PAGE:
17 Jul 2020
In a landmark ruling delivered yesterday by the Court of Justice of the European Union (‘CJEU’), Decision 2016/1250 on the adequacy of the protection provided by the European Union (‘EU’) – United States (‘US’) Privacy Shield has been invalidated. The basis of this ruling is the inadequacy of US laws when it comes to providing a standard of protection equivalent to that offered by the General Data Protection Regulation (‘GDPR’), to the personal data of individuals which is being transferred from the EU to the US. Such inadequacy is essentially the result of US surveillance laws.
This ruling is the outcome of a complaint filed by the well-known privacy activist Max Schrems against Facebook and the Irish Data Protection Commissioner over the insufficient protection of EU citizen’s personal data.
Through this ruling, the CJEU has effectively invalidated data transfer agreements between thousands of corporations (predominantly tech companies) which were relying on the Privacy Shield framework to carry out their usual business activities.
The effects of such a ruling will be felt immediately, as it essentially demotes all transfers of personal data to the US, to the regime that is in place for transfers to third countries which have not been subject to an ‘adequacy decision’ by the EU Commission. However, there is no cause for panic as the CJEU has specifically singled out that the ruling will not create a ‘legal vacuum’ since data flows which are absolutely necessary shall continue pursuant to Article 49 of the GDPR.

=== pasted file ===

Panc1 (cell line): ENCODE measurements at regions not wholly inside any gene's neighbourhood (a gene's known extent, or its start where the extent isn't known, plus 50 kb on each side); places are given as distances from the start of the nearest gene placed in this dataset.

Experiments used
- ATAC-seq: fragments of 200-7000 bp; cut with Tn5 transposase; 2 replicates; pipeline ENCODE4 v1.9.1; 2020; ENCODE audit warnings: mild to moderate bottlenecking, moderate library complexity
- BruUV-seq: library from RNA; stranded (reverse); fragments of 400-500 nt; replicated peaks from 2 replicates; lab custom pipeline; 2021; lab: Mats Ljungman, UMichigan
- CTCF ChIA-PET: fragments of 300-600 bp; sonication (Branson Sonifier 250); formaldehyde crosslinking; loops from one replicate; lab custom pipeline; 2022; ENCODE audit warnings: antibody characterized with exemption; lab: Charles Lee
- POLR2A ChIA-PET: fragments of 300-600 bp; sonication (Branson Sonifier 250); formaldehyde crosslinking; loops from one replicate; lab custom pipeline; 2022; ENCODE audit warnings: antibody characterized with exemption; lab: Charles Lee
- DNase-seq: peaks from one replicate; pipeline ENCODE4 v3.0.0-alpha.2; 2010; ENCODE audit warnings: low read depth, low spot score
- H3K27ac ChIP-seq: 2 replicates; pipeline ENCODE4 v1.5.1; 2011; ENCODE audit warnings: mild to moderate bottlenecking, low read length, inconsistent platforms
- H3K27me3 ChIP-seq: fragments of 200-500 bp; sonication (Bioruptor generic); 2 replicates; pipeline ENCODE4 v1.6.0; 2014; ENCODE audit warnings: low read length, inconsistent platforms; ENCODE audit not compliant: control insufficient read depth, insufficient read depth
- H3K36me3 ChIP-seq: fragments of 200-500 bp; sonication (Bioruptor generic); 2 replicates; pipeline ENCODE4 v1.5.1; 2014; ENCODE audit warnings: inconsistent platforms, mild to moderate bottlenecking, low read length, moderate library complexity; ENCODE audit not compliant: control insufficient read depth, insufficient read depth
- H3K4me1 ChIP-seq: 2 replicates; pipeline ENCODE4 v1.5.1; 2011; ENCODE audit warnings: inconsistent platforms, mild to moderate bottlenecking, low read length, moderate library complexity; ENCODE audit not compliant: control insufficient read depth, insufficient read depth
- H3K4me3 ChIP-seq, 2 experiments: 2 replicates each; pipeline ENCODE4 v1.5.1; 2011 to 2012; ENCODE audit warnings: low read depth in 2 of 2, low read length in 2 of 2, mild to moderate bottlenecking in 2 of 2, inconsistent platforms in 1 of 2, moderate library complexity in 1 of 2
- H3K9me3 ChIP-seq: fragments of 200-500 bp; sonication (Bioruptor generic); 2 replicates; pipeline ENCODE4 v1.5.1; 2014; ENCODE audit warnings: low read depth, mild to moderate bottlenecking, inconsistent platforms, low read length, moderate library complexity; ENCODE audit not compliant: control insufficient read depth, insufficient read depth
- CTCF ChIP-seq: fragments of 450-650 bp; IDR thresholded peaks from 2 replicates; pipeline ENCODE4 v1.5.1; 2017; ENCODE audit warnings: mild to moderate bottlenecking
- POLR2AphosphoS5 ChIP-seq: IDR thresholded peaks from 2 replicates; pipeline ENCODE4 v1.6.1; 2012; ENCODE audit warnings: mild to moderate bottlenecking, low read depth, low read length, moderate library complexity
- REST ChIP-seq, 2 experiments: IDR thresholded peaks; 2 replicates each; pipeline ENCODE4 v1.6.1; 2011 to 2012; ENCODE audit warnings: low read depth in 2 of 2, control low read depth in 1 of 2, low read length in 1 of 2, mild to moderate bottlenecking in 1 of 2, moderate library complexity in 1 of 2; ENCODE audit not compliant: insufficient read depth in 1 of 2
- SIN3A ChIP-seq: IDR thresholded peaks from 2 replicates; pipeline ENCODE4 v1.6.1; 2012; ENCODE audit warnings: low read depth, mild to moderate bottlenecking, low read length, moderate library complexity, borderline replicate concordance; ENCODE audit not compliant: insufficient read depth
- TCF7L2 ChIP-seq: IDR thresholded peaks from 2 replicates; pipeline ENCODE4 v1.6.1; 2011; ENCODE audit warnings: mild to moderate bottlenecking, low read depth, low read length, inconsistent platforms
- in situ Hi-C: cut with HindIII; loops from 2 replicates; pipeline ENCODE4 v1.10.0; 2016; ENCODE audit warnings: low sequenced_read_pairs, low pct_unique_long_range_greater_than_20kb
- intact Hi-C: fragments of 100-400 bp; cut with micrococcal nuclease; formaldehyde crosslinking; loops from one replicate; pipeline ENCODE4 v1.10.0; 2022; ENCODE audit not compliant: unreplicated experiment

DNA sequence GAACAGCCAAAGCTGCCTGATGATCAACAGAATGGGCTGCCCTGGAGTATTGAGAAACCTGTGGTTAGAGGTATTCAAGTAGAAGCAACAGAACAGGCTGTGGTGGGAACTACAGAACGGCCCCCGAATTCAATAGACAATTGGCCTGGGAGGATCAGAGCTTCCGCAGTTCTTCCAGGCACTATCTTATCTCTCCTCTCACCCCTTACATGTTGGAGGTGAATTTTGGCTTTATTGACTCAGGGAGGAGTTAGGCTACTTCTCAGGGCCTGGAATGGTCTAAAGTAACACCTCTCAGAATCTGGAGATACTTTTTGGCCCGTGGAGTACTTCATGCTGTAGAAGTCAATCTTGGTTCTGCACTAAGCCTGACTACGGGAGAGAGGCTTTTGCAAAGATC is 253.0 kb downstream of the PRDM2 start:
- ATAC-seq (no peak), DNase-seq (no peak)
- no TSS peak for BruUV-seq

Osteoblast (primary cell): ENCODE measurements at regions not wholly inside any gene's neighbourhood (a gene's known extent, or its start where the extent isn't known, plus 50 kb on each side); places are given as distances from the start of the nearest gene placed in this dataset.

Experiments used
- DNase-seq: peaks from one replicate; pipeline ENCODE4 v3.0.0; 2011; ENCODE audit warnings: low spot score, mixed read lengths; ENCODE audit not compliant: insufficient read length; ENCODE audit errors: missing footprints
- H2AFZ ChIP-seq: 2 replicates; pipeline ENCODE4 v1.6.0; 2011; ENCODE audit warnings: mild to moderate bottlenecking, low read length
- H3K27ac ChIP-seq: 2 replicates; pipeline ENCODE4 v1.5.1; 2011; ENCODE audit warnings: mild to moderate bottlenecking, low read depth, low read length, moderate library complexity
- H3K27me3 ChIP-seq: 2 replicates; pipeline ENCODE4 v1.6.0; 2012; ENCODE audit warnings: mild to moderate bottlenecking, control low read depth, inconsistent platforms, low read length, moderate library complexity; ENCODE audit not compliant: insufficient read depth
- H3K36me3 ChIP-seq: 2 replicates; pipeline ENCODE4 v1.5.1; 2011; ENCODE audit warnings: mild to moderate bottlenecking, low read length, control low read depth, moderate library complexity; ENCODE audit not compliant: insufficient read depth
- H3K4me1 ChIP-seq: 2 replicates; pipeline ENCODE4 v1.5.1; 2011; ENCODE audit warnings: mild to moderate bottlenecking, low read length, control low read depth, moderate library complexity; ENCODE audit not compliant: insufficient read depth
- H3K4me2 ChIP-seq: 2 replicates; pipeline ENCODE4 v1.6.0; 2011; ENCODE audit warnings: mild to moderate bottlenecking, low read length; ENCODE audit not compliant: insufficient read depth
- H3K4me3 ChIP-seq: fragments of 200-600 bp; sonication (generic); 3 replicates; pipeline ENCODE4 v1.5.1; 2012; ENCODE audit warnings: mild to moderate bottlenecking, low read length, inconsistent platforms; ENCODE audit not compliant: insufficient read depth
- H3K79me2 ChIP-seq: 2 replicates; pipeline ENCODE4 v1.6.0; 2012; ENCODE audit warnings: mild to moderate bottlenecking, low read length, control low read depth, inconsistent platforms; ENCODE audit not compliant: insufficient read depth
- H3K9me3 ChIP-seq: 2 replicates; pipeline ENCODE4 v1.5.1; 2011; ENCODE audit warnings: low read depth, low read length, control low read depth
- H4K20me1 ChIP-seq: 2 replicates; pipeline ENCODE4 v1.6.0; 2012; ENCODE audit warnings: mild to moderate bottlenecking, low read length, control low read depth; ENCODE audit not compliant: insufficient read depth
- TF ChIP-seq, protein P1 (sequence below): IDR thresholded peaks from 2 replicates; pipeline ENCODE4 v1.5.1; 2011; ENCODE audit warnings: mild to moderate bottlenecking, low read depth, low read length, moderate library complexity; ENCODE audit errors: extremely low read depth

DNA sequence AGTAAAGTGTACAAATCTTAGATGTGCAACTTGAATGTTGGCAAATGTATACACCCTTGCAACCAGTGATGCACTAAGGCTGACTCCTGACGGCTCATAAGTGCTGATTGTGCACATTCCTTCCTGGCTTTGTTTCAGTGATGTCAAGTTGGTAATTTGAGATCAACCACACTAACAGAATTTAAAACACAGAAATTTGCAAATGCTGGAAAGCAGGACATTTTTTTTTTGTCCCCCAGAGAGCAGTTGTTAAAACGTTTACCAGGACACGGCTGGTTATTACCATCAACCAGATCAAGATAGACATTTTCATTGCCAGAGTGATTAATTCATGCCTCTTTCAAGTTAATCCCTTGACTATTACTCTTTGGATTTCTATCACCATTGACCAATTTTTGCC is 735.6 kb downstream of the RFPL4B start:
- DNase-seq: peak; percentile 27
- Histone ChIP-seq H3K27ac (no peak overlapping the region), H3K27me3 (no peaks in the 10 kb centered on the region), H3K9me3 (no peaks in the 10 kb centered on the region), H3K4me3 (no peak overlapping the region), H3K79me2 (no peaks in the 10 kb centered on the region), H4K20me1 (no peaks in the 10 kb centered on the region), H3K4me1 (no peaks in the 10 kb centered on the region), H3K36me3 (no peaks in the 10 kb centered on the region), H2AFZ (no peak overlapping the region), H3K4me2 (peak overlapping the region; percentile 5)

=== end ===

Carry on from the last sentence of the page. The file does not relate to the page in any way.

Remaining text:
The CJEU ruling entails that all organisations which are reliant on the Privacy Shield and thus impacted by this ruling will now need to find another route for compliance with the GDPR when it comes to personal data transfers to the US. One of the most straightforward ways to overcome this challenge will be for all concerned parties to enter into standard contractual clauses ('SCC’s'), ensuring that the personal data being transferred to the US is subject to a level of protection which is equivalent to the standards set out by the GDPR. It is highly encouraging to note that the CJEU has examined and upheld the validity of the SCC’s.
Given the magnitude of this ruling, the long-term effects from both a regulatory as well as a political perspective are difficult to predict, and the situation will need to be closely monitored. In particular, it is likely that this ruling will also have an impact on the ongoing negotiations between the EU and the United Kingdom (‘UK’) with respect to reforming the UK’s surveillance laws, in order for them to obtain an ‘adequacy decision’ deal with the EU Commission by the end of the Brexit transition period.